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Google Or Baidu? Chinese Have Their Say In Short-Lived Survey

The U.S. web giant may be planning a return to China. But would web users there actually embrace it? An online pull (that mysteriously disappeared after just a few hours) offers some hints.

Looking for the right tech giant?
Looking for the right tech giant?

Bring it! That's the message Chinese tech giant Baidu delivered this week amid talk that Google is planning a return to China. "We are very confident we can just PK and win again," is how the company's founder and CEO, Robin Li, put it. PK is short for "player-kill," a gaming term.

Tough talk indeed. But is it justified? To help answer that question, the Chinese internet company Sina Finance conducted an online poll. The goal was to gauge net-user preferences in China, and the results were extremely encouraging — for Google.

Approximately 2,200 people participated in the poll within just the first 15 minutes, and of them, an overwhelming 85.7% let it be known that, given the choice, they'd go Google, the Central News Agency reported. Only 6.6% opted for Baidu.


Less than one in ten surveyed chose Baidu over Google — Source: Official Facebook page

Things leveled out a bit as time when on, but still, the results clearly favored the Silicon Valley firm. After two hours, with 17,500 votes cast, 72.8% of respondents had opted for Google versus just 21.7% for its Chinese rival.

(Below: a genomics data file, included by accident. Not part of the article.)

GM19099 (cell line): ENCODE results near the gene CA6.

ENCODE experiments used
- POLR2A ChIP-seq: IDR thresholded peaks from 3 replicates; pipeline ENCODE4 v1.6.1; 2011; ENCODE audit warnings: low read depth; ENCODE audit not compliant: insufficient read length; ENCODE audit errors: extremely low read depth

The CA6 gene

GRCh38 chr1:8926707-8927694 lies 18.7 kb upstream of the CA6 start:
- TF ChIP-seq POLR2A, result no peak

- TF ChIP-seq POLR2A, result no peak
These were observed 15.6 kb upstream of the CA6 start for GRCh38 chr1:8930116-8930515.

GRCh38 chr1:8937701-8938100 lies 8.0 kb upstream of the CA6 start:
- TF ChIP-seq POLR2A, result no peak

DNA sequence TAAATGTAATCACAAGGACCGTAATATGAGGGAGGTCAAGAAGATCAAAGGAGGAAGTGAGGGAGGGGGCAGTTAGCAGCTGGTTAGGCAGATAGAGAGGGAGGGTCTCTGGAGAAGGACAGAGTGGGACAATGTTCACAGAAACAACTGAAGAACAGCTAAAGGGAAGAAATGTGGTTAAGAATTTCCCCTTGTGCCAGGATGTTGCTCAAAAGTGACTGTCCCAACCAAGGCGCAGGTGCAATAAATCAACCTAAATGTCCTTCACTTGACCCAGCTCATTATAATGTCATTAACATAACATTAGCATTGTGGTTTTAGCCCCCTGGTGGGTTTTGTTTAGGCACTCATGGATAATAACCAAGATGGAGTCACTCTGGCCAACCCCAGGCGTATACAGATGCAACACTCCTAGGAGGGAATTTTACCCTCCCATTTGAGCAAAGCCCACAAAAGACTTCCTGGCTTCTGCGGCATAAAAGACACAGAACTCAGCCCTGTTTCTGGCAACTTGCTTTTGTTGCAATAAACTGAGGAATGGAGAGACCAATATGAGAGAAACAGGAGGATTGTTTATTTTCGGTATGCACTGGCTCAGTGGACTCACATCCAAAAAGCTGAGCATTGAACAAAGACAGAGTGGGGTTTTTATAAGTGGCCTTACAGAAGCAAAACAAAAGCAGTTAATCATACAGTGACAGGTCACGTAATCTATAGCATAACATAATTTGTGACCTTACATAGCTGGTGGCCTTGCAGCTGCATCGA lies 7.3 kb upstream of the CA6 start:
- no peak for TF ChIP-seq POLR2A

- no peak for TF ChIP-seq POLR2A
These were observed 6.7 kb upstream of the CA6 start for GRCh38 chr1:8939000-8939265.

Perhaps if the poll had continued for seven days, as originally planned, Baidu would have staged a major comeback. Or not. Either way, it's impossible to know, because for some reason, Sina Finance pulled the proverbial plug on the poll just hours after launching it.

Many suspect Baidu was behind the poll's premature demise. Or perhaps the order to stop the voting came from the Chinese authorities — to "harmonize" society. To save face, in other words.

What is clear is that the results of the short-lived poll don't bode well for Baidu, especially given the criticism Google is receiving for its rumored plan to launch a pre-censored search engine in China. Some are accusing the U.S. firm of "self-castration." And yet, if the Sina Finance numbers are any indicator, Chinese web users still put more trust in Google than in the homegrown Baidu.

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Migrant Lives

A Train Journey With Bengal Migrants Looking For A Living Far Away

Finding a seat on the Karmabhoomi Express is close to impossible. A closer look at why so many migrant workers travel on it, and out of Bengal, offers a grim picture.

image of a train

The Karmabhoomi Express runs from Kamakhya to Mumbai in a 3 day journey.

India Rail Info
Joydeep Sarkar

WEST BENGAL — Welcome aboard the 22512 Kamakhya-LTT Karmabhoomi Express — a metaphor, if any, of the acuteness of Bengal’s unemployment problem.

It is 10.28 pm at north Bengal’s Alipurduar Junction and the crowd has swollen to its peak. This is when the Karmabhoomi Express appears at the station. It is bound for Mumbai. Finding a seat on it is close to impossible. It is always chock full and there are always hundreds struggling to get a spot in the unreserved general compartment.

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